There is a very simple answer to the questions posed by Deputy Donnelly. Section 2(4) states: "On the expiry of any period of adjournment granted under subsection (2), the court may grant a further adjournment of the proceedings concerned where it considers that significant progress has been made in the preparation of a proposal for a Personal Insolvency Arrangement." Let us assume that any progress has been made on one side and that the creditor has not adequately engaged. Section 2(3)(d) refers to the conduct of the parties to a mortgage in any attempt to find a resolution. I am of the view that this is going to guide the courts in certain circumstances. Obviously, this legislation has not yet been enacted but despite the fact that there is no statutory obligation on them, even now judges are adjourning proceedings in order to give individuals experiencing difficulties an opportunity to resolve them. In recent cases a number of judges actually encouraged engagement. Section 2(2) states that in any proceedings brought by a mortgagee seeking an order for possession of land to which the mortgage relates in a case to which this section applies, a court - without prejudice to any other power which a court may have to adjourn proceedings - may, of its own motion, etc., adjourn proceedings. The courts have an inherent power to adjourn proceedings.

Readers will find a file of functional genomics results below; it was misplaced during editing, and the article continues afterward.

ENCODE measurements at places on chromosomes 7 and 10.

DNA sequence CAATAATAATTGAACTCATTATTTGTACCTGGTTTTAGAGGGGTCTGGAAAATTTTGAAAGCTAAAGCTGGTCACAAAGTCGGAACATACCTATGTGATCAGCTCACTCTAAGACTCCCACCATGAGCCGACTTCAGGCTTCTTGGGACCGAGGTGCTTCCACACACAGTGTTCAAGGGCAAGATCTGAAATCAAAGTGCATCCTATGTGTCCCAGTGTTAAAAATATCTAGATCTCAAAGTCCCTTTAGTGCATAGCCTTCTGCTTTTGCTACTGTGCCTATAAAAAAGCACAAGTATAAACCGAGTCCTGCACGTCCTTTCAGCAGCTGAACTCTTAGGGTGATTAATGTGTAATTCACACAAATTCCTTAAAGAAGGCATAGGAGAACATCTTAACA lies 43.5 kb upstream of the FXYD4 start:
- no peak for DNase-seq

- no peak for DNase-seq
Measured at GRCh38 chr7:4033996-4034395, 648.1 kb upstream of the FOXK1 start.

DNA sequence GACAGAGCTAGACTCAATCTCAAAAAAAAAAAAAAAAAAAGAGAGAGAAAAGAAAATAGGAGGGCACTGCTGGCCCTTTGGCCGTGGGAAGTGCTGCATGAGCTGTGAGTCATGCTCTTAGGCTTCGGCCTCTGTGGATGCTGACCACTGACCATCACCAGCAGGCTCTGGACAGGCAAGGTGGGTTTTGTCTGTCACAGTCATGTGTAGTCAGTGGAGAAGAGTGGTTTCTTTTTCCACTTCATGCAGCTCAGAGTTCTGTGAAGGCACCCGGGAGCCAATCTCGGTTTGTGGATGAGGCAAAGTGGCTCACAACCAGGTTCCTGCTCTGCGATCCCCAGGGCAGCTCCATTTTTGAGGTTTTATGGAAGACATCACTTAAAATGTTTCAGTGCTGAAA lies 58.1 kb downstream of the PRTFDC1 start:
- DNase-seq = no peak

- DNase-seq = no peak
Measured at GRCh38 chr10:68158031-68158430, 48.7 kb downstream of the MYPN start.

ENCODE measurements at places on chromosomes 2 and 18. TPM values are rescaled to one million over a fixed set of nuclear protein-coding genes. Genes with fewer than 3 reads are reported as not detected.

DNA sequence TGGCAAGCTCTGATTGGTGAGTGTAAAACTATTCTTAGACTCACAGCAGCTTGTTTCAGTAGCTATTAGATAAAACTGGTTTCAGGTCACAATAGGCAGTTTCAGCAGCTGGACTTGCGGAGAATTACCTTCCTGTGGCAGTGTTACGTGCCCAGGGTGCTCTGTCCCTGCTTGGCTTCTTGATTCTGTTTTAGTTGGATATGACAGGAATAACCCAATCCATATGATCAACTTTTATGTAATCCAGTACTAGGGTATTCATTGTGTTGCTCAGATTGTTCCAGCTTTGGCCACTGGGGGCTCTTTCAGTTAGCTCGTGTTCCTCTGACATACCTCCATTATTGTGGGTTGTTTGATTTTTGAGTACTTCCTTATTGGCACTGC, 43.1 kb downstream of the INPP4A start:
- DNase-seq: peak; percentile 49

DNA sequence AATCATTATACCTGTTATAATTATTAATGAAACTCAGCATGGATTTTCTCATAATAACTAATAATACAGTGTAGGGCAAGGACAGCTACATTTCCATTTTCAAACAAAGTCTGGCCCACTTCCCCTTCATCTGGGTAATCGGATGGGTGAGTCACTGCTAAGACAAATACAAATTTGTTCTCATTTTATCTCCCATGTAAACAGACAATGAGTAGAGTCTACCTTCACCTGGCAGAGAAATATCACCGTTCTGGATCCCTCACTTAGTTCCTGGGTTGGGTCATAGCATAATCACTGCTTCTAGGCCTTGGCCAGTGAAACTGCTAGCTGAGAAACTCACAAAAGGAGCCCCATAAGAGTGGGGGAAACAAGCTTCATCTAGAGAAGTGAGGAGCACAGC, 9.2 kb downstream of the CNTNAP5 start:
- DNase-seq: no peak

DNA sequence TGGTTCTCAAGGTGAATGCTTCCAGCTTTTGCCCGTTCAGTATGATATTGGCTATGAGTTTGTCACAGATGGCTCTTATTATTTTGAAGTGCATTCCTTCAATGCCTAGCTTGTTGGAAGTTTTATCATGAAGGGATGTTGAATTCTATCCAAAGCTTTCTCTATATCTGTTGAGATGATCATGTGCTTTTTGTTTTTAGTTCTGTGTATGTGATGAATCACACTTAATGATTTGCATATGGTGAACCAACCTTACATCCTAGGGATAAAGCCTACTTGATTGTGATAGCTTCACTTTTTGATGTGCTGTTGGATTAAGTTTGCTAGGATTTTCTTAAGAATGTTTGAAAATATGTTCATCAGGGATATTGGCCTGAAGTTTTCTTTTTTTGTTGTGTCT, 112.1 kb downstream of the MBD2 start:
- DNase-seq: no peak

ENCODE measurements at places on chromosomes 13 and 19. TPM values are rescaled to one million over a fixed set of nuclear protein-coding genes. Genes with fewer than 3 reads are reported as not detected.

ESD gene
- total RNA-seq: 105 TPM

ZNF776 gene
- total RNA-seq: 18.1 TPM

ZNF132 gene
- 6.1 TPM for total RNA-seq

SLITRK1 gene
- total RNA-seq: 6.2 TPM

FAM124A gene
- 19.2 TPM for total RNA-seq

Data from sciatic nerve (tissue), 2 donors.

In circumstances where if I were the owner of a principal private residence and my lender informed me that it wanted to repossess and if I consulted a personal insolvency practitioner and made an eminently sensible proposal, it must be remembered that in the background there are directions to the banks to engage with those who are in difficulty. They must engage not only in the context of considering the possibility of debt forbearance, but also, in appropriate cases, debt forgiveness. A borrower who is experiencing problems and who is able to truthfully inform a court about a constructive proposal he or she has put forward which makes sense in the overall background circumstances may find that a lender who has not been willing to properly engage may get into great difficulty with the courts. In such cases the courts may simply adjourn proceedings and tell everyone to go away and reconsider matters for a period of three or six months. What the courts cannot do is force a personal insolvency arrangement on anybody. This is because the fact that there must be agreement is the very essence of the personal insolvency legislation.